Anchored by Jake Tapper, The Lead airs at 4 p.m. ET on CNN.
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(CNN) – There were violent clashes with police over the weekend. Crowds set fires on personal property, overturned cars, threw glass bottles at police, and tore down street signs. At one point things got so bad, officers used tear gas to disperse the crowd.
But this violence didn't take place at a protest over a police shooting or social injustice. It was the booze-fueled scene at a pumpkin festival in Keene, New Hampshire. The rioters were mostly out-of-control college students from Keene State College.
In a news conference Monday, police announced dozens of arrests, and they say more could come as their investigation continues.
And while the event has been characterized by some as rowdy kids just letting loose, others say they see a clear double standard in how Keene rioters, mainly white college students, are being cast compared to the rioters in Ferguson, Missouri, who were predominantly African-American.
The contrast was instantly mocked on Twitter. One user tweeted photos with words that had been used to describe protesters in Ferguson, who rioted after the shooting of an unarmed teenager, side-by-side with words used to describe the riots in Keene.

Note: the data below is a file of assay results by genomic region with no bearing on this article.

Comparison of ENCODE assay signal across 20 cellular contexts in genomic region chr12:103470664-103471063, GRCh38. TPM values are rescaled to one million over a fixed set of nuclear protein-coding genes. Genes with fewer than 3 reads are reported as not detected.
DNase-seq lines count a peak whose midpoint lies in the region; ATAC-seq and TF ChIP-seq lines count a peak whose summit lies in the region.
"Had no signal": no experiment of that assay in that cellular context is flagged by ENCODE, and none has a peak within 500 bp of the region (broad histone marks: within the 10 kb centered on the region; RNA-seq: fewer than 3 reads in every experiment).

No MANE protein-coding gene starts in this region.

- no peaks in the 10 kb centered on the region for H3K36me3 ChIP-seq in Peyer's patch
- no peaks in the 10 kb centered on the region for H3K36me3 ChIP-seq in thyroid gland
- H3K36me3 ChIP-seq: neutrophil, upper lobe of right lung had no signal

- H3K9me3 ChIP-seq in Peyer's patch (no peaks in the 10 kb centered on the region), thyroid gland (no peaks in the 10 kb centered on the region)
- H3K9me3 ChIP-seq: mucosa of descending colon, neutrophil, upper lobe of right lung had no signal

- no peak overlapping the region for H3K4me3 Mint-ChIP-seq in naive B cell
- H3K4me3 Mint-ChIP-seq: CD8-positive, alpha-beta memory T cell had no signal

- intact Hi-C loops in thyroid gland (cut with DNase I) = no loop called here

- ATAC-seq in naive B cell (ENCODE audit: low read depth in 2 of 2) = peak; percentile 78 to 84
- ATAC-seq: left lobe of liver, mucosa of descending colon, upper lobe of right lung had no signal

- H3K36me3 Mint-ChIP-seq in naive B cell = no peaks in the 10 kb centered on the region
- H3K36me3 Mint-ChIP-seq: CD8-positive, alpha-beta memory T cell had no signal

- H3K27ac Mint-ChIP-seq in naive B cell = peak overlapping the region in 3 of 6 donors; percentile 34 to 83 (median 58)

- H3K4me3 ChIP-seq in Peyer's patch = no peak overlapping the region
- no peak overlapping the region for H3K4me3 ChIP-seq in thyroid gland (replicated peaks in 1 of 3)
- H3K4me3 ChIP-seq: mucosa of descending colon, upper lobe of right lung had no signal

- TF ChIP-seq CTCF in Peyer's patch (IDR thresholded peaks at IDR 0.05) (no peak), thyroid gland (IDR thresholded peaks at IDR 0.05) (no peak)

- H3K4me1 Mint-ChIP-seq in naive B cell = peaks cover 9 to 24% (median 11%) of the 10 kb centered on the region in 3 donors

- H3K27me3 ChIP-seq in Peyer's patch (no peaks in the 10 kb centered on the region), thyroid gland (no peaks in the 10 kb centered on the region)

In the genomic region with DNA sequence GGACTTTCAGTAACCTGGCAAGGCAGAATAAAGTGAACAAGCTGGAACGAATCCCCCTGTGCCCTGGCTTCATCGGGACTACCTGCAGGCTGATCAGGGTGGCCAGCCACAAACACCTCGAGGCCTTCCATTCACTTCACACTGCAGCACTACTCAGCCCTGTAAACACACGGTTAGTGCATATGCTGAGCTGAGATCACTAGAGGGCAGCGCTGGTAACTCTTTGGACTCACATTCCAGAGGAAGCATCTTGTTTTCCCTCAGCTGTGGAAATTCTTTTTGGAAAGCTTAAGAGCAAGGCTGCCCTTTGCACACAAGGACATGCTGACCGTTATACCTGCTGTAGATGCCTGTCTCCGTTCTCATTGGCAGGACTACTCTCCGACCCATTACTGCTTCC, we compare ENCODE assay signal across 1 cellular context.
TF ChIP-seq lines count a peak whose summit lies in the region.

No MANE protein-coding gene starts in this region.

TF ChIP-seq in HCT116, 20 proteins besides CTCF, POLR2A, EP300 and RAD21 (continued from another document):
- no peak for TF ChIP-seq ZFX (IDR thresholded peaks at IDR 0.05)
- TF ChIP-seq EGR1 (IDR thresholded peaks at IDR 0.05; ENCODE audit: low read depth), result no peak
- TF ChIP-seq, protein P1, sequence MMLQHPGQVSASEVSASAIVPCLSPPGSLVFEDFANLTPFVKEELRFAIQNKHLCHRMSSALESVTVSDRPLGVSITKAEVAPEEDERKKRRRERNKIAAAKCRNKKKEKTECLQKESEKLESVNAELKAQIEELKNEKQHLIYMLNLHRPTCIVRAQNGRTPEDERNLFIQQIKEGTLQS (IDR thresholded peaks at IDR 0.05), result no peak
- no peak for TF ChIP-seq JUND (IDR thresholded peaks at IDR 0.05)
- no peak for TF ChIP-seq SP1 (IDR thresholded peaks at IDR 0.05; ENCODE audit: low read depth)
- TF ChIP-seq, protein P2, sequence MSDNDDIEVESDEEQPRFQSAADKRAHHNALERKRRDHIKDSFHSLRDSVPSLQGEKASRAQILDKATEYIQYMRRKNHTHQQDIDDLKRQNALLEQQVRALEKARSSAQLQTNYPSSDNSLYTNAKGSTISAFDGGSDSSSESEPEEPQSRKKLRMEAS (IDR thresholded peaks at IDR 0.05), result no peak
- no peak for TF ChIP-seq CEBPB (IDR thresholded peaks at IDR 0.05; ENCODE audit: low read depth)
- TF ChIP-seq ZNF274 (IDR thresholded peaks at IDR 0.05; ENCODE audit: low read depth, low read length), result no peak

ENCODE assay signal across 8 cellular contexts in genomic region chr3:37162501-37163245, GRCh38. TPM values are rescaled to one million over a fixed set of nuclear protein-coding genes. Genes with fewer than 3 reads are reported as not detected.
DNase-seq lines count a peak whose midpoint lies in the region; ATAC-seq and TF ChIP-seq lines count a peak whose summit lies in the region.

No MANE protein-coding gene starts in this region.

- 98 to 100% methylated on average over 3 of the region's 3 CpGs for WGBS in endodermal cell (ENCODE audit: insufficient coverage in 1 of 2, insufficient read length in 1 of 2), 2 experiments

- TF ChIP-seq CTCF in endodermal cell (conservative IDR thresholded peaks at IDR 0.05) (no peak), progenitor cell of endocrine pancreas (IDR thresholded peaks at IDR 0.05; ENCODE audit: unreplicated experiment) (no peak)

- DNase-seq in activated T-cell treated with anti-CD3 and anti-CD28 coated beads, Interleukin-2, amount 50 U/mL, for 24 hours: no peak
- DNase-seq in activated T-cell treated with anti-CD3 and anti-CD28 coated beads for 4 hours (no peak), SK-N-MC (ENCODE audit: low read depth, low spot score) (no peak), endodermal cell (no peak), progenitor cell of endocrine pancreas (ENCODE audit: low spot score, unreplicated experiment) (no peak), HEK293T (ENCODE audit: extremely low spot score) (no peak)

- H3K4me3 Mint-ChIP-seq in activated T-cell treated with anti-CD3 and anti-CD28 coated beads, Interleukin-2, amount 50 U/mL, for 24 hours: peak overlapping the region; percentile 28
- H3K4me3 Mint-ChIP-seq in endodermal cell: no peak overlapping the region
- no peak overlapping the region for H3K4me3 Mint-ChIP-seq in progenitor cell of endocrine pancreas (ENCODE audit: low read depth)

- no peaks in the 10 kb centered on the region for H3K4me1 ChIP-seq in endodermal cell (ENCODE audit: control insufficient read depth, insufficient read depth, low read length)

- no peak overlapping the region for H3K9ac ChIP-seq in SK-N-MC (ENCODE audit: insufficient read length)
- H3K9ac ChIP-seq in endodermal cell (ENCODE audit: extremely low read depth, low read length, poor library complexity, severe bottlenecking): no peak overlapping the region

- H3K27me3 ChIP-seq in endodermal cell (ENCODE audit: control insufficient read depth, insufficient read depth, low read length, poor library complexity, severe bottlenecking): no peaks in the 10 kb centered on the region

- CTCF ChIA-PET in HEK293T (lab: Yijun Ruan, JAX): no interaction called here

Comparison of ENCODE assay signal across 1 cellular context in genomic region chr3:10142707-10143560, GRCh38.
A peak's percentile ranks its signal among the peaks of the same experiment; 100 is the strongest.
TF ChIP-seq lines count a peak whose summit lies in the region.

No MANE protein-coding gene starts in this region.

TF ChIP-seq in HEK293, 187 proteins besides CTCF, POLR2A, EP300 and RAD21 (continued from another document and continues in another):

A Washington Post reporter who was arrested while covering the Ferguson protests tweeted: "Don't these people have jobs? Where are the white fathers? What will end this corrosive culture of violence?!" He then linked to a Boston Globe article on the festival.
While those criticisms of the media portrayals may be fair, what is also clear is that the wounds of Ferguson are still very much open, perhaps even more so, with the revelation about forensic evidence in the case.
A source tells CNN the evidence shows Michael Brown's blood was found on the gun, uniform and police cruiser of officer Darren Wilson, who fatally shot the unarmed teen two months ago.
That evidence seems to back up some of Wilson's account. He claimed that he and Brown struggled over his gun in the back of his police car, and that he feared for his life.